“I take no interest in your ears.  What are your ears to me?  I was thinking of Jim Blair’s ears, and you are,-I don’t know what you are-a compound person, more strange than a hundred strangers...  Oh, Jim! how could you?  If you realised so much, why couldn’t you realise more?  If I was already yours, then why trouble to play a part?  Yes, I am angry; I am!  I think you were wrong.”

“Sweetheart, I know it!  Nobody knows it better than I. I am not excusing myself, only explaining how it came about.  One false step, and then it seemed impossible to go back.  I could not face the thought of owning up on board, we were so happy, so innocently happy, that it seemed criminal to break it all up.  Confess now that I behaved well, that I made an exemplary escort?”

“You-you-made me dreadfully in love with you,” protested Katrine, stiffening her back, and holding him off with determined hands, when his delight at the confession took an active form. “And unhappy!  Did you think it was a light thing to me to feel my loyalty slipping from me day by day-to be obliged to love one man, when another man was waiting?  Did you think I had no heart for Jim Blair?”

“I knew you had, and I loved you for it.  Do you remember how you put me on my guard?  But I was Jim Blair, you darling, so all was well.  I was afraid you’d worry, but at the worst it was a matter of days, and those days were going to save us months of waiting.  That’s the way I put it, trying to convince myself that all would work out for the best.  We should have remained on terms of the strictest friendship, if-if it hadn’t been for-”

Katrine shuddered.  It would be long before she could talk calmly of the awesome experience through which she had passed.  Her arms relaxed, she sank back, and they clung together in silence for long healing minutes.

“You never told me,” she whispered, “even at the end-what we thought was the end!  You let me leave you, not knowing...  Why did you not tell me then, and let me die in peace?”

His eyes met hers, gravely, questioning.

Would it have made for peace?  Would death have seemed more easy, or less?  Was your brain clear enough to grasp explanations, or to have felt any comfort, if you had?  And, beloved,-in the face of death what was a name?  I loved you, you loved me, what did it matter by what name I was called?  If it had been the end,-well! it would not have been as Miss Beverley and Captain-anything, that we should have met on another plane.-If we were saved, it was only a matter of two or three days...”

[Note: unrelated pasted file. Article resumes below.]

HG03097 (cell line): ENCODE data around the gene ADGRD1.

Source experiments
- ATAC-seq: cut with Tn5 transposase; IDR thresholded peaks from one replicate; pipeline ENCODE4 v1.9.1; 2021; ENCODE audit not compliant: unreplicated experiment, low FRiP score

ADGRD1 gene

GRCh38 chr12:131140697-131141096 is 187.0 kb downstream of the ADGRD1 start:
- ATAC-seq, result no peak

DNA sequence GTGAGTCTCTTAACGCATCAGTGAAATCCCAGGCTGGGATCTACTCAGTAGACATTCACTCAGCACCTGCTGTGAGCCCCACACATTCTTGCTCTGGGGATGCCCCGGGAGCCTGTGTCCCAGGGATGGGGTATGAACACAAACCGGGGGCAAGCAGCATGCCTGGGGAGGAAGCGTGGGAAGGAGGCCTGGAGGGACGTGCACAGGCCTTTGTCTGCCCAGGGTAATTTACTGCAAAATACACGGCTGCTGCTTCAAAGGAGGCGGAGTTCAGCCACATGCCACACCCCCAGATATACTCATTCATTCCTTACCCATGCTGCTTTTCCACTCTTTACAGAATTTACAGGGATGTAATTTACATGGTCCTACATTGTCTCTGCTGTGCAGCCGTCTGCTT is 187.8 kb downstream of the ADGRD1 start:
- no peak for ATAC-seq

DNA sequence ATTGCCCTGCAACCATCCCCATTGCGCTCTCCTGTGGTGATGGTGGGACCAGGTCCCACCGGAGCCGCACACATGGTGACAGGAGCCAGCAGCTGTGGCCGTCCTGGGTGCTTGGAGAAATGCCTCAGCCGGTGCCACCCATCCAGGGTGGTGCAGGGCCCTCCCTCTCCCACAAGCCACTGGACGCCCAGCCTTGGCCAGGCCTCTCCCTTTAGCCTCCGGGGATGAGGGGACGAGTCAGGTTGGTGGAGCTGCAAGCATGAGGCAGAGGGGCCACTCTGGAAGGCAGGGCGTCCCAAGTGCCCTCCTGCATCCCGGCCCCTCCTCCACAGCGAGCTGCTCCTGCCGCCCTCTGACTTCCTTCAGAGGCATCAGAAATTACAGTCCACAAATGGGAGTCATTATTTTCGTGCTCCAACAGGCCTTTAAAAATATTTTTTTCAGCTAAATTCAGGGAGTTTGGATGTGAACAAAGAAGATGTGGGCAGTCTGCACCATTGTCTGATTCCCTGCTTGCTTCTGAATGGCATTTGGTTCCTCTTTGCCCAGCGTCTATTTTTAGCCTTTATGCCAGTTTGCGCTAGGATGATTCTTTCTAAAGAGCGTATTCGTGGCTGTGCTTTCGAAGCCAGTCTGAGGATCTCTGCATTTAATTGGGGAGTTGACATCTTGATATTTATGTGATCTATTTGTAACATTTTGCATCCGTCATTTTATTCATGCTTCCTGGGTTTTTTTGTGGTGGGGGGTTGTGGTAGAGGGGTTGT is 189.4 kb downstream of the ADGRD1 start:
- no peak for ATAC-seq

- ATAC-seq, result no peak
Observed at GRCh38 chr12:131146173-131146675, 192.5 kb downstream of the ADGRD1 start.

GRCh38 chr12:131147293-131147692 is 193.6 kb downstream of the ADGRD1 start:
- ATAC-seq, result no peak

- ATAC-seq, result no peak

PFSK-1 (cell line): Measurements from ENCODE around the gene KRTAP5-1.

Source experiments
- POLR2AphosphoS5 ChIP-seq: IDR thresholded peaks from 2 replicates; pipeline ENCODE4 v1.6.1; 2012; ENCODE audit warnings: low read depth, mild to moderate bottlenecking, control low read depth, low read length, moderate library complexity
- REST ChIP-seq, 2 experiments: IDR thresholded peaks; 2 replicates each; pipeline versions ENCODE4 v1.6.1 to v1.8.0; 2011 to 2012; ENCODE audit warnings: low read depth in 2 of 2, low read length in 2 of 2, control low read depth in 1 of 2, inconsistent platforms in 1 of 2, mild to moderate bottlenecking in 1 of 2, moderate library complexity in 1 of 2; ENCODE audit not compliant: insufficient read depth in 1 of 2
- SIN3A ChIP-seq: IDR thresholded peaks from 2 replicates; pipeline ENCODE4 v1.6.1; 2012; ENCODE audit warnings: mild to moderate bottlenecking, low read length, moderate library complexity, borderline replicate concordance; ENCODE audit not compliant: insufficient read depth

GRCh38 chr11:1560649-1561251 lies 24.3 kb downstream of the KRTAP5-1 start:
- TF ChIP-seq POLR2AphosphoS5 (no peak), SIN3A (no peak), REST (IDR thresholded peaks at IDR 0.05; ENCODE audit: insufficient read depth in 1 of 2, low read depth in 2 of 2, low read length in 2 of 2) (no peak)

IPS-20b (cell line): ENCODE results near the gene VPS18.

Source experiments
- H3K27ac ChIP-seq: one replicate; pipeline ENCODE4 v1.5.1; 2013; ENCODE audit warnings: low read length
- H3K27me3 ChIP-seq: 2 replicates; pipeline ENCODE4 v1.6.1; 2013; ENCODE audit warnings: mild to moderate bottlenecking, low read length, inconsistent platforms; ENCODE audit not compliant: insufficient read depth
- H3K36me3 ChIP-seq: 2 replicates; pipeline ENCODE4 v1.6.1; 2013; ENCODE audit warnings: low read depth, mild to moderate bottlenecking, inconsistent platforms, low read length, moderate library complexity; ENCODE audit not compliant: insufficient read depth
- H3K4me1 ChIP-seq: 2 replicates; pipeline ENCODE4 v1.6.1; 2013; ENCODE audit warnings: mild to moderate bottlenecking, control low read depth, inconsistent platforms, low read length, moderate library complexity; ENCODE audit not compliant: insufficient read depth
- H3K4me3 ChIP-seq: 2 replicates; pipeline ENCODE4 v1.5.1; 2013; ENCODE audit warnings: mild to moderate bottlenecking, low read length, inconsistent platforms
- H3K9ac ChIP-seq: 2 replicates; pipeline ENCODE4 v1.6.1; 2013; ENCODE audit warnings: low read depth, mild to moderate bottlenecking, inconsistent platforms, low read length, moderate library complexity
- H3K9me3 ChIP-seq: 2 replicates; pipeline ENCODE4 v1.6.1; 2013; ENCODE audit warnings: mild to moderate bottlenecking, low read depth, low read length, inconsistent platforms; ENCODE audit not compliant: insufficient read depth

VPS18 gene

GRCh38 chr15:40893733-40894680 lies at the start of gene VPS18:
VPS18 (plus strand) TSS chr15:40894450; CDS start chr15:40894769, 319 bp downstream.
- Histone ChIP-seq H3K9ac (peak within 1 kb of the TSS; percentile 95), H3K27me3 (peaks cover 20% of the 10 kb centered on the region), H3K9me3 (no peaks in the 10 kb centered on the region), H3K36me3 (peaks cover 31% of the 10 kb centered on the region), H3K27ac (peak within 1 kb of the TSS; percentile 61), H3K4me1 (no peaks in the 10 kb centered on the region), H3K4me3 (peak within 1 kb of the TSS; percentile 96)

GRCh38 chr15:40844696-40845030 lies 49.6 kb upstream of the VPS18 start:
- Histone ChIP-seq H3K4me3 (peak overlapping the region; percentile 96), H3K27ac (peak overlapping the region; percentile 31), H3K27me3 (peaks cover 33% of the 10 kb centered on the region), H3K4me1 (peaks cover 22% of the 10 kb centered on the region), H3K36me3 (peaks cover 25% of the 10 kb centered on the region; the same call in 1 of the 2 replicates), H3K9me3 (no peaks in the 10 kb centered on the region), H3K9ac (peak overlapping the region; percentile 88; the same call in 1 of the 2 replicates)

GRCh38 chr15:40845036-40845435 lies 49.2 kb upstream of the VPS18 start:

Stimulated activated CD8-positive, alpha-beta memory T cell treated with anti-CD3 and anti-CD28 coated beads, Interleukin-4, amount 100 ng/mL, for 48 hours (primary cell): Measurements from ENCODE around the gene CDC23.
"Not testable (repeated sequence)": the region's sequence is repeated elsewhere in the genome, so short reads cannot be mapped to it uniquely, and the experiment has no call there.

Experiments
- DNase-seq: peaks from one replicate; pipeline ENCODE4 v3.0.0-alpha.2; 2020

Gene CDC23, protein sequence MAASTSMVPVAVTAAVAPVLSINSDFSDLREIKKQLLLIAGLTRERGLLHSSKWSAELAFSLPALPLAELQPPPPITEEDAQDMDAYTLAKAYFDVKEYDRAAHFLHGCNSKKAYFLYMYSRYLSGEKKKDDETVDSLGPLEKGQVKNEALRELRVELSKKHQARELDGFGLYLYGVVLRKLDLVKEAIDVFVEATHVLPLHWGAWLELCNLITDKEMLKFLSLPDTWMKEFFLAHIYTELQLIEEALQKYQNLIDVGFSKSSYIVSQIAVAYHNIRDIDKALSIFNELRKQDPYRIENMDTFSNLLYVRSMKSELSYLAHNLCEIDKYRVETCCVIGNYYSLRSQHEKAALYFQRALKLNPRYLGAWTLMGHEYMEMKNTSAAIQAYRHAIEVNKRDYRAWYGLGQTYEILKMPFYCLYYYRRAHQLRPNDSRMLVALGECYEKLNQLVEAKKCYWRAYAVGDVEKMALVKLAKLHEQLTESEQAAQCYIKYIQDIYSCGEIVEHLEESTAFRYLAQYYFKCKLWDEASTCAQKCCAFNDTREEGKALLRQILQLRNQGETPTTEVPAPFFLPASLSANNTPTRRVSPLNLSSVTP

“One can suffer a good deal in two or three days!  How do you suppose I felt in that train, looking forward to meeting you-both!”

His eyes twinkled; the grave face broke into a smile.

“Exactly as you would have done, for months instead of days, if we had kept to the original agreement!  No! beloved, I apologise, but don’t expect me to be abject.  I’ve thought it out, not once, but a dozen times, and I can’t see that on the whole you’ve suffered more than you were bound to do in any case.  And what have you been saved?  Three months of uncertainty and waiting.  And what have you gained?  Three months of happiness to add to the score of life.  It’s a big haul, my Katrine!  It is worth a few pangs?”

“You twist things about; your arguments are specious; they are arguments without premises.  Who said I was going to waive three months?  I’m not at all sure that I shall.  What would they say at home?  They know I’m not the sort of girl to fall in love on a few days’ acquaintance.”

“Why bring Cranford into the question?  Does it matter one button what they think?  Besides, I don’t wish to be boastful, but as a matter of fact, you did!”

“I didn’t!” Katrine contradicted.  “No! thank goodness, I am restored to my own confidence.  I understand now that it was only because you were Jim, because I recognised yourself in spite of disguises that I did-fall!  I was really absolutely loyal throughout, but other people won’t understand-Mrs Mannering, for instance!  I told her there was `some one else.’”

“And I went one better, and told her who I was!  We had a heart-to-heart talk that morning in Bombay before I left, and cleared up all misunderstandings.  She’s a good sort.  We owe her a lot.  Perhaps some day we may be able to pay some of it back, to her boy.”

Katrine nodded dumbly.  She was occupied in reviewing her journey up country in the light of the revelation, and seeing in it an explanation of her companion’s idiosyncrasies, her mysterious chuckles of laughter, her tenderness, alternated with raillery, her suppressed excitement at the moment of arrival.  She had known all the time, even in Bombay, when the letter arrived!  Katrine started, confronted by another mystery.

“The letter!  The one at Bombay-”

“What about it?”

“You wrote it, of course, but how, when?  Not before our voyage.  You knew when you wrote-”

“Yes; I knew,” he said softly.  “It was written on the night we arrived.  I trusted to your ignorance of the country in the matter of postmarks, and to your femininity to pass the absence of date!  Was it selfish of me to send it?  I knew you would be expecting to hear, and it was a comfort to me to write.  Besides, I felt that a moment would come when it would be a comfort to you, too.  You had trained me to understand that your mind worked in flashes, and that at a glance you could grasp a situation which would petrify a poor male thing.  Remembering this, I believed-I hoped that at the very moment of discovery you might remember what I had said, and realise that all was right between us- always had been right, always would be to the end!  I wanted you to realise that that letter had been written after we had met, and that my love had changed only to grow deeper.”

Katrine sighed; a deep, long-drawn sigh in which was the sound of immeasurable content.

“Oh, I am glad,” she sighed.  “I am glad!  Even at the height of my love the thought of Jim Blair tugged at my heart.  It hurt me to hurt him.  He had wound his life so closely with mine that I couldn’t drag them apart.  And a bit of me loved him still, went on loving, and wanting his love.  After having accepted so much, I could never have been really satisfied to throw him over, even for-Jim!  I was going to say for `_you_’ but you are Jim, and I can have you both!  There’s no one to throw over; no one to be unhappy-”

Katrine paused; in her deep eyes a gleam of laughter awoke and danced.  “There’s only one drawback, Captain Bedford-Blair-Jim-John-whatever you chose to call yourself, and for that you have yourself to blame!”

“I’ll bear it.  I’ll bear anything!  What is it now?” asked Jim, smiling.

“I shall always,” replied Katrine demurely, “I shall always feel that I am married to two men!”